BBC NEWS
BBCi CATEGORIES   TV   RADIO   COMMUNICATE   WHERE I LIVE   INDEX    SEARCH 

BBC News UK Edition
 You are in: Special Report: 1999: 02/99: Stephen Lawrence  
News Front Page
World
UK
England
N Ireland
Scotland
Wales
UK Politics
Business
Entertainment
Science/Nature
Technology
Health
Education
-------------
Talking Point
-------------
Country Profiles
In Depth
-------------
Programmes
-------------
BBC Sport
BBC Weather
CBBC News
SERVICES
-------------
EDITIONS
Stephen Lawrence Wednesday, 24 February, 1999, 08:40 GMT
Profile: Sir William Macpherson
The day the Lawrence inquiry was due to open, doubts were thrown on whether Sir William Macpherson would remain at its helm.

Stephen Lawrence case: Timeline of events
The hearing was dramatically halted within minutes of it opening, after the Lawrence family demanded to meet the Home Secretary Jack Straw to raise concerns about his chosen chairman.

Michael Mansfield QC, the Lawrence family barrister, said the problem was "triggered in part" by a newspaper article accusing Sir William of racial insensitivity during his career as a High Court judge.

The accusation was vehemently denied by Sir William, but Neville and Doreen Lawrence only agreed to rejoin the proceedings after Jack Straw expressed "absolute confidence" in its chair.

Strong on tradition

Sir William Macpherson of Cluny is the 27th Chief of the Clan Macpherson. His family home is Newton Castle, Blairgowrie in Perthshire.

In 1996 he presided over the biggest gathering of any single clan since the 1746 Battle of Culloden, leading hundreds of kilted men through the streets of Newtonmore in Inverness-shire.

A man with the most traditional of backgrounds, there's little wonder that eyebrows were raised when he chose to travel to the Stephen Lawrence inquiry by Tube.

The 72-year-old retired High Court judge was educated at Wellington College and Oxford. Son of a brigadier, he was a captain of the Scots guard's before commanding the 21st Special Air Squadron Regiment of the Territorial Army and becoming an honourary colonel between 1983 and 1991.

He remains a member of the Royal Company of Archers, the ceremonial guard for the Queen in Scotland as well a number of golfing and social clubs.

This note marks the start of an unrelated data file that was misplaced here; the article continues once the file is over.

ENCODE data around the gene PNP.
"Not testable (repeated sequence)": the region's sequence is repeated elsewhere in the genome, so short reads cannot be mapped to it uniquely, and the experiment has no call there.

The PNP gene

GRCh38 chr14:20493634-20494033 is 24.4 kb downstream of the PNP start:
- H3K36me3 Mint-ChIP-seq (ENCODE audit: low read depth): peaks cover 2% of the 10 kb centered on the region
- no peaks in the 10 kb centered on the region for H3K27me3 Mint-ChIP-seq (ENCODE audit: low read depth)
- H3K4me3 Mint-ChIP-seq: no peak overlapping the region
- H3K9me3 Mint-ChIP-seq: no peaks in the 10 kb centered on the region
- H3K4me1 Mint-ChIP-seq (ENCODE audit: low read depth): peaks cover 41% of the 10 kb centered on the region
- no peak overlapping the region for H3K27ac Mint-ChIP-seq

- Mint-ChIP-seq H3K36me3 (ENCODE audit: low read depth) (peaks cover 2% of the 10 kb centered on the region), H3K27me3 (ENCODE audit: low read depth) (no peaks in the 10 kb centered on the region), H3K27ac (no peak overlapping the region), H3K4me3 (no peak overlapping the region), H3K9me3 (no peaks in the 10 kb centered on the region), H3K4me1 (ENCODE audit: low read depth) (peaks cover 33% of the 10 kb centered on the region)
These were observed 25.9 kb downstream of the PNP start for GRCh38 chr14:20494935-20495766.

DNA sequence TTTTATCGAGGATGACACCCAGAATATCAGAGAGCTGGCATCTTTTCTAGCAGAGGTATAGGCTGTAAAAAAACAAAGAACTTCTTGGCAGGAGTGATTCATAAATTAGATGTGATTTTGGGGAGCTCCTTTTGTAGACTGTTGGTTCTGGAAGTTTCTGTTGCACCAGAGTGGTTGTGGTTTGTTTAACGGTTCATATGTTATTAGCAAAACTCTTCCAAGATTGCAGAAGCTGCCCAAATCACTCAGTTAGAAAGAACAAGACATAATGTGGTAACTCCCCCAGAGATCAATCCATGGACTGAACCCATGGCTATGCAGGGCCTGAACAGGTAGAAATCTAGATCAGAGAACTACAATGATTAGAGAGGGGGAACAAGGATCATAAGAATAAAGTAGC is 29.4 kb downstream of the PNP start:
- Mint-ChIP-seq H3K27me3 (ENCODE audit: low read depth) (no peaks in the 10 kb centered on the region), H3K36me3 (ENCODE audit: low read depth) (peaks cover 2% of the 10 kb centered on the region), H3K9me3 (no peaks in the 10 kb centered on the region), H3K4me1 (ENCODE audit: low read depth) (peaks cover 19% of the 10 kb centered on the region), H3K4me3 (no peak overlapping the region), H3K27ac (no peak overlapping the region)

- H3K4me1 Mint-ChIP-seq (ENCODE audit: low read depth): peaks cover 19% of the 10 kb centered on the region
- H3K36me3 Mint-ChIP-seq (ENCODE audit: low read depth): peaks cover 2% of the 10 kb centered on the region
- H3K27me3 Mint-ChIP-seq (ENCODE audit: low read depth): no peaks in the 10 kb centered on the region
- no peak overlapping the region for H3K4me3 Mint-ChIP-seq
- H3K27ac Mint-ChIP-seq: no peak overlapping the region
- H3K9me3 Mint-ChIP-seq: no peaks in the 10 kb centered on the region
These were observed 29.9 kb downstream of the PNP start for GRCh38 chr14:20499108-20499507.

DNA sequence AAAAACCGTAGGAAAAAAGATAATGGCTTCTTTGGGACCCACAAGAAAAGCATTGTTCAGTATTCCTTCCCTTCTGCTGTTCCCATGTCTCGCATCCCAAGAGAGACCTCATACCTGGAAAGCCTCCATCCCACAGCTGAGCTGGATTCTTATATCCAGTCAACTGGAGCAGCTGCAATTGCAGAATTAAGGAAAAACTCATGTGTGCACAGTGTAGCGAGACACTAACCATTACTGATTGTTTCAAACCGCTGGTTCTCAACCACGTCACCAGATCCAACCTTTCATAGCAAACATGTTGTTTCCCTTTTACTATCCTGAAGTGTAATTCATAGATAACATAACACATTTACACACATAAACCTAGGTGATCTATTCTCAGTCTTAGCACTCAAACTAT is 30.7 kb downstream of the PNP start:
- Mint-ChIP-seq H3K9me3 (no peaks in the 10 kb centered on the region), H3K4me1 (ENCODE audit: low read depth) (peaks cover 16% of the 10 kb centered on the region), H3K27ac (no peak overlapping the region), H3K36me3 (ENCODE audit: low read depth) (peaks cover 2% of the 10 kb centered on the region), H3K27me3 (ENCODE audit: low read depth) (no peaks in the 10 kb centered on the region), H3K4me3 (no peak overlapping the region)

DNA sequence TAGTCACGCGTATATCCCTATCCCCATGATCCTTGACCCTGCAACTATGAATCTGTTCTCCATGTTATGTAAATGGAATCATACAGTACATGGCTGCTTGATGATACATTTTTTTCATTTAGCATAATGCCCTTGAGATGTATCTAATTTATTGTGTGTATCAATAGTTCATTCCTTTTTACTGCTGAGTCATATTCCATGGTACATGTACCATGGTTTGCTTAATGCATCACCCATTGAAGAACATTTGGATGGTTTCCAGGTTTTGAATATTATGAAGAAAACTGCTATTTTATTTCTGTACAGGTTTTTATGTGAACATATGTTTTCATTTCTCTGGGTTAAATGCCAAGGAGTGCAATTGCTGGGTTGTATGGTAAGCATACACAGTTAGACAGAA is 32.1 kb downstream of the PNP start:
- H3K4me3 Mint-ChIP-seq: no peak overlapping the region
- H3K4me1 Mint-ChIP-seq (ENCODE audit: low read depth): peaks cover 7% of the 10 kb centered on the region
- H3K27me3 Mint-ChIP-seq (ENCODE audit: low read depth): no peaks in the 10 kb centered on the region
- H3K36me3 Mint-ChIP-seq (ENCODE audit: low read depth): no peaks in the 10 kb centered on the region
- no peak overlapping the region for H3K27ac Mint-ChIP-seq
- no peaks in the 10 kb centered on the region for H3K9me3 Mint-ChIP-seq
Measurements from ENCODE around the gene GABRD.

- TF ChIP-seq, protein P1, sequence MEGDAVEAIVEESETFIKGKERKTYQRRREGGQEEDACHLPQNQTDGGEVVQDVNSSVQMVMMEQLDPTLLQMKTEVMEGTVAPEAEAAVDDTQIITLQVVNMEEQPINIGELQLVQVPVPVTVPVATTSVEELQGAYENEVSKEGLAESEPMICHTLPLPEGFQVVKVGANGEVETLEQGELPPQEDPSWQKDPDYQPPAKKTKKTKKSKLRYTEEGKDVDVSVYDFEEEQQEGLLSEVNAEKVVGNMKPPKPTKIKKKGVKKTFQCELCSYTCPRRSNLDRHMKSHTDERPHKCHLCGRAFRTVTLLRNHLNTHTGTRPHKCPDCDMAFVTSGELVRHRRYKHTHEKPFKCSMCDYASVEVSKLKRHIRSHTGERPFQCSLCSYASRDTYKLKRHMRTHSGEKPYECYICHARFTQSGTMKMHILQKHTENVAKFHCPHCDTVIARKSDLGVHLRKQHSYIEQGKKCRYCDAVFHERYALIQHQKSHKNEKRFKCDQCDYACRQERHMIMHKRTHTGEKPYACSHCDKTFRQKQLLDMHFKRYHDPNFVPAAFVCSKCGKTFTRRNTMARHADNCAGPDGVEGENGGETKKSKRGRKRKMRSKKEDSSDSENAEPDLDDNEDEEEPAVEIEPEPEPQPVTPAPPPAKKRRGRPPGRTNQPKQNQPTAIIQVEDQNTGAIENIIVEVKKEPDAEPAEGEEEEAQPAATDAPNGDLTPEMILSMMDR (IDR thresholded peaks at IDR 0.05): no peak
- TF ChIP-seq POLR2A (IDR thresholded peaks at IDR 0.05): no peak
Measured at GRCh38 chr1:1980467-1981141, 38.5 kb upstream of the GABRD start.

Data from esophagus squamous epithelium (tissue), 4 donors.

Sir William was called to the Bar in 1952 before being knighted and appointed in the High Court, Queens Bench Division in 1983.

Leading the inquiry

Before he retired from the High Court in 1996 he was involved in many high profile cases among them the jailing of the triple child murderer Robert Black to a minimum of 35 years in 1994.

Murder appeal poster
Appeal for help near the murder scene
He put his stamp on the Stephen Lawrence Inquiry immediately after being appointed to head it saying that he intended proceedings to be "as open as possible". One week before the inquiry began, he visited the scene of the killing in a bid to encourage more witnesses to come forward.

During the trial he insisted that the five suspects should be called as witnesses and dramatically dismissed a favourable internal police review of the investigation as "indefensible".

When he opened the inquiry, Sir William said that "nothing can alleviate the pain and loss" of Stephen's parents over the five "dreadful" years since his death.

But he hoped that by the end of the tribunal they would accept that "all of us have done our best to establish what was done, or not done, so that the future may not see a repetition of any errors which may be uncovered".

Internet links:


The BBC is not responsible for the content of external internet sites

Links to more Stephen Lawrence stories are at the foot of the page.


E-mail this story to a friend

Links to more Stephen Lawrence stories

© BBC ^^ Back to top

News Front Page | World | UK | England | N Ireland | Scotland | Wales |
UK Politics | Business | Entertainment | Science/Nature | Technology |
Health | Education | Talking Point | Country Profiles | In Depth |
Programmes